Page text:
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Jonathan Bernstein

What Did We Learn From Tuesday’s Primaries?

Recalls, fraud obsessions and administrative burdens: A few themes are emerging from this year’s elections.

Warning sign?

Warning sign?

Photographer: Justin Sullivan/Getty

Here’s a quick look around another primary night. This time seven states voted, including primaries in most and also a slow-reporting first-round election in California’s top-two system. Three points that I noticed:

1. We’re going to hear a lot from Republicans over the next few weeks about how voters don’t care about the attack on the Capitol on Jan. 6 last year or about former President Donald Trump’s attempts to stay in office despite losing the election. For the most part, I think they’re correct. Voters tend to not care about lots of important things, after all. Or, more accurately, lots of important things don’t normally affect many votes.

Regardless, the uncomfortable truth is that quite a few candidates are talking about the 2020 election this year, and those candidates are … Republicans. Last week, Pennsylvania Republicans nominated a gubernatorial candidate running on false claims of election fraud, while a Trump-endorsed candidate for governor in Georgia was badly defeated after he spent much of his campaign talking about 2020. This week, once again, some of the more active contests on the Republican side involved 2020-obsessed candidates. In South Dakota, incumbent Representative Dusty Johnson held off a candidate who ran on a supposed failure to investigate election fraud. In Mississippi’s third district, incumbent Michael Guest was forced into a runoff after voting in favor of a bipartisan commission to investigate Jan. 6, an effort that was defeated by Senate Republicans. And in California, incumbent Representative David Valadao was targeted after voting to impeach Trump. Certainly, a lot of Republican candidates — and at least one former president — think it’s essential to keep focused on the 2020 election.

2. Perhaps the biggest headline on the Democratic side Tuesday was the successful recall of San Francisco’s reform-minded district attorney, Chesa Boudin. The vote was so lopsided that news organizations called the result soon after the polls closed, and with half the vote counted the margin was 20 percentage points for the “Yes” side. Yet across the Bay, a reform candidate was leading in first-round voting for Alameda County district attorney. I’ll suggest two speculative explanations. One is that in such contests, where partisanship isn’t present or isn’t relevant (both counties are overwhelmingly Democratic), individual candidates and their campaigns are what matters — and what’s important about those candidates is not necessarily ideology. At the same time, what matters to voters is generally outcomes, not policies — which means that when people are upset about crime, they’re likely to want to throw the bums out and try something different, which will have radically different results depending on which bums happen to be in office in that jurisdiction.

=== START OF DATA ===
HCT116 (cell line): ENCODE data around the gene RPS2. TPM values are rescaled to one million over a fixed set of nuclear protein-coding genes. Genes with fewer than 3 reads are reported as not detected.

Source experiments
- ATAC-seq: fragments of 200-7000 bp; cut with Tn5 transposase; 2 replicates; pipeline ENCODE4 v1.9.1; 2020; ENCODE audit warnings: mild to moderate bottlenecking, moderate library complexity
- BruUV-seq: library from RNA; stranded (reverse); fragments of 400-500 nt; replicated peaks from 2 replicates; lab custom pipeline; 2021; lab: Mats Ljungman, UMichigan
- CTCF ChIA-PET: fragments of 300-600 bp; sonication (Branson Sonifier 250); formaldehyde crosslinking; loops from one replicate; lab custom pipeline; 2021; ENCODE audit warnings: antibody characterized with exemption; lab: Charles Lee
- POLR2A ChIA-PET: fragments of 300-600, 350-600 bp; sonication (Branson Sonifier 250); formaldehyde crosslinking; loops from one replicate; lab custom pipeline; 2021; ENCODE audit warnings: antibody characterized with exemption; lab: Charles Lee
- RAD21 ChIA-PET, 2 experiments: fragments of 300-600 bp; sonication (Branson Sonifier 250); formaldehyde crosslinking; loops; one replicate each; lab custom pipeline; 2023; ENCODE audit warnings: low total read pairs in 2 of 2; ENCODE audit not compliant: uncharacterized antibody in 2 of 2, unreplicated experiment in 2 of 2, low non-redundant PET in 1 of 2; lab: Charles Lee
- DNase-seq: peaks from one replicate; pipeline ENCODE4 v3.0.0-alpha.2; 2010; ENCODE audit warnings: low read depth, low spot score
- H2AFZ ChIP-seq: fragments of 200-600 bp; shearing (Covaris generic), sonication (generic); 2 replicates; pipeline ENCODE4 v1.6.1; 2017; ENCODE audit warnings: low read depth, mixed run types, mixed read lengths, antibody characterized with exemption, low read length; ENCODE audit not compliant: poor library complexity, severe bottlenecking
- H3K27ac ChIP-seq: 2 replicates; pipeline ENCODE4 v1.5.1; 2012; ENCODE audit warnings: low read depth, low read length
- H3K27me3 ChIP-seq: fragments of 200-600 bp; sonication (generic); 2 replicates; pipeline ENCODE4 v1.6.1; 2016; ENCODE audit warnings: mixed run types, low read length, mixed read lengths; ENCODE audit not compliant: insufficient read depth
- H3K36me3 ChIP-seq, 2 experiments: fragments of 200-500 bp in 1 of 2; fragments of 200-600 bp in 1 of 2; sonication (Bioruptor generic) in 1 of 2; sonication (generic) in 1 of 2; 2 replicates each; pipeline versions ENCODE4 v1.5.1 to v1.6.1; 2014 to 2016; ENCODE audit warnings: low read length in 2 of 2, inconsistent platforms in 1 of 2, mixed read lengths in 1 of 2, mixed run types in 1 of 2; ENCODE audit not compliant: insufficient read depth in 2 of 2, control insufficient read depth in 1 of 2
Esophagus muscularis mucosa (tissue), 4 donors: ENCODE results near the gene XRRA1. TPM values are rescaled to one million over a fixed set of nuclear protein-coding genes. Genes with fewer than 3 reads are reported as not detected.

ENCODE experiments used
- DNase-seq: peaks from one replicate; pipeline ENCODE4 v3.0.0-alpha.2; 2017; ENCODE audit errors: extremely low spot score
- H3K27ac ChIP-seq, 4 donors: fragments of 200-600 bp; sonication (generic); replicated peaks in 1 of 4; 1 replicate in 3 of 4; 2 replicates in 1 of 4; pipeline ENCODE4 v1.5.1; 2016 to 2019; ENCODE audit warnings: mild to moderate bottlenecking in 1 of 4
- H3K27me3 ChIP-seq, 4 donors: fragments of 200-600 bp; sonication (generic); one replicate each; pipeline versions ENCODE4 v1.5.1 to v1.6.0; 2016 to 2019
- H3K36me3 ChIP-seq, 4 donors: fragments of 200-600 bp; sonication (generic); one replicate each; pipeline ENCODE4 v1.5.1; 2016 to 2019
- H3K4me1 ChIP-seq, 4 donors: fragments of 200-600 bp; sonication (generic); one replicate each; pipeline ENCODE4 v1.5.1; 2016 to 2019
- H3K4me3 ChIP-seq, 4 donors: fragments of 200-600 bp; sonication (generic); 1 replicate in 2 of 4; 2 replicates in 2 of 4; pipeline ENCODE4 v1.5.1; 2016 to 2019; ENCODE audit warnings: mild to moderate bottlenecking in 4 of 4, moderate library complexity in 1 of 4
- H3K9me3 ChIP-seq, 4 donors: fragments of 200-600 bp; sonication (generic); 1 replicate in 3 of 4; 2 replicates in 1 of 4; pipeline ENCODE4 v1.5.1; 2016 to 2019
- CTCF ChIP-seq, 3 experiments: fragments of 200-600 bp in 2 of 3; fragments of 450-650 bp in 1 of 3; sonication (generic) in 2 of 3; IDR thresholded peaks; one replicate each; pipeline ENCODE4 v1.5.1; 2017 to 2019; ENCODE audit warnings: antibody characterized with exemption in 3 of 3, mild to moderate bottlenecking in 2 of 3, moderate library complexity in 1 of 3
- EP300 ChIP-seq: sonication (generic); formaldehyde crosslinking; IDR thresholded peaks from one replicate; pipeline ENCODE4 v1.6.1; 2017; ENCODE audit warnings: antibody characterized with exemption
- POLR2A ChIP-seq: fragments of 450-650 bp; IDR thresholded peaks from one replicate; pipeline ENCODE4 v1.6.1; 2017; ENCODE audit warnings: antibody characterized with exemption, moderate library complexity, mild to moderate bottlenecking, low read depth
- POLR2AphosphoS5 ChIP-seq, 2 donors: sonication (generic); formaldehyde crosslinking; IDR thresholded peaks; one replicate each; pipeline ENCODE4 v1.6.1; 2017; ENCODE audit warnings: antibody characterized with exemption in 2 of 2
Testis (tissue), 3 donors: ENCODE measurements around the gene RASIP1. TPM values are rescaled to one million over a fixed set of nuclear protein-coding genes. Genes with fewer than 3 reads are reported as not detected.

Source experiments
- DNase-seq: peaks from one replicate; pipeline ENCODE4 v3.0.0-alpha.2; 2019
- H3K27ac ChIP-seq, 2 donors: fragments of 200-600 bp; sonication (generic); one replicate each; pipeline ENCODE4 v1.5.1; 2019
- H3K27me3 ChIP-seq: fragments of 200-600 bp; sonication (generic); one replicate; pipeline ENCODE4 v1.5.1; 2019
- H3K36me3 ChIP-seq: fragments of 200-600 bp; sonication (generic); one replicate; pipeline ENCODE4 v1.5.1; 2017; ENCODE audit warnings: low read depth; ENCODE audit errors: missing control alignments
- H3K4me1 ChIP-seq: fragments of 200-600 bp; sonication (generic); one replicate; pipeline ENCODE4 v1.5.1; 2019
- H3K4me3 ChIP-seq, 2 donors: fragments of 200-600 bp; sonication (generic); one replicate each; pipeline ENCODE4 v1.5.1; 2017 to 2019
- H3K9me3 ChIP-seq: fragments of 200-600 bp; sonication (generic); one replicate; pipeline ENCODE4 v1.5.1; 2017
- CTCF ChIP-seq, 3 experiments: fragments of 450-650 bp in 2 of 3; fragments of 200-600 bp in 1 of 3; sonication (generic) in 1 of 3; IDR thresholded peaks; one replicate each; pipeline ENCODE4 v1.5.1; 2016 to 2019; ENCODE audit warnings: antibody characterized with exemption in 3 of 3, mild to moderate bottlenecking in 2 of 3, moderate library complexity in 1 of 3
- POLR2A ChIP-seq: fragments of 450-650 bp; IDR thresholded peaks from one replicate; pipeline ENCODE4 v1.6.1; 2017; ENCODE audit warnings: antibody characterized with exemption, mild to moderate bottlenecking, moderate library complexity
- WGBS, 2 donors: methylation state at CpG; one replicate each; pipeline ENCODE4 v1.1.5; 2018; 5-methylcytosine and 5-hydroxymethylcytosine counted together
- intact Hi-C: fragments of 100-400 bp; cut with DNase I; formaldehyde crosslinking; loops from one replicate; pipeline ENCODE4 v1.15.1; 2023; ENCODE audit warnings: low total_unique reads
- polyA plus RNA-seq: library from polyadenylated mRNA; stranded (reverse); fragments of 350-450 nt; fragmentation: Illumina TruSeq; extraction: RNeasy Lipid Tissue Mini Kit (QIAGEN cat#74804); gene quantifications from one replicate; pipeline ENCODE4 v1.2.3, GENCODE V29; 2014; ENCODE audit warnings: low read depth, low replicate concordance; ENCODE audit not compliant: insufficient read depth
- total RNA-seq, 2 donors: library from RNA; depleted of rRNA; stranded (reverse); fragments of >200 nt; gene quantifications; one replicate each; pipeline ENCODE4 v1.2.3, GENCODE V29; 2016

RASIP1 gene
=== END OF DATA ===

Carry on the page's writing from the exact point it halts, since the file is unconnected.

Of course, when it comes to the general election, the bums who matter most will be President Joe Biden and the Democratic majorities in Congress. And if people remain upset about inflation and more, Biden will remain unpopular and Democrats are apt to get clobbered.

3. Over the course of the day, I noticed several political scientists complaining about how difficult it is to vote in California. Not the mechanics of physically voting; California makes that easy with a form of automatic voter registration and mail-in balloting. But the ballot itself is a mess. As one graduate student said: “the informational burden that our system places on voters is insane! We have far too many elected offices with overlapping and murky spheres of jurisdiction.” In part, this is a necessary trade-off for the ability in a federalist system to have politics at the local level. But politics can’t be meaningfully democratic if there are so many different local governments (cities, counties, school boards, special districts) that it takes considerable attention to even understand which is which. And that’s just the beginning of it.

My quickie three-prong reform plan: 1) No judicial elections. 2) Consolidate executive branches as much as possible. 3) No statewide ballot measures. Yes, that would give more influence to elected governors and legislatures (who would choose and confirm judges and statewide officials). But that works, more or less, at the federal level. And it would at least give voters a fighting chance to know what we’re doing.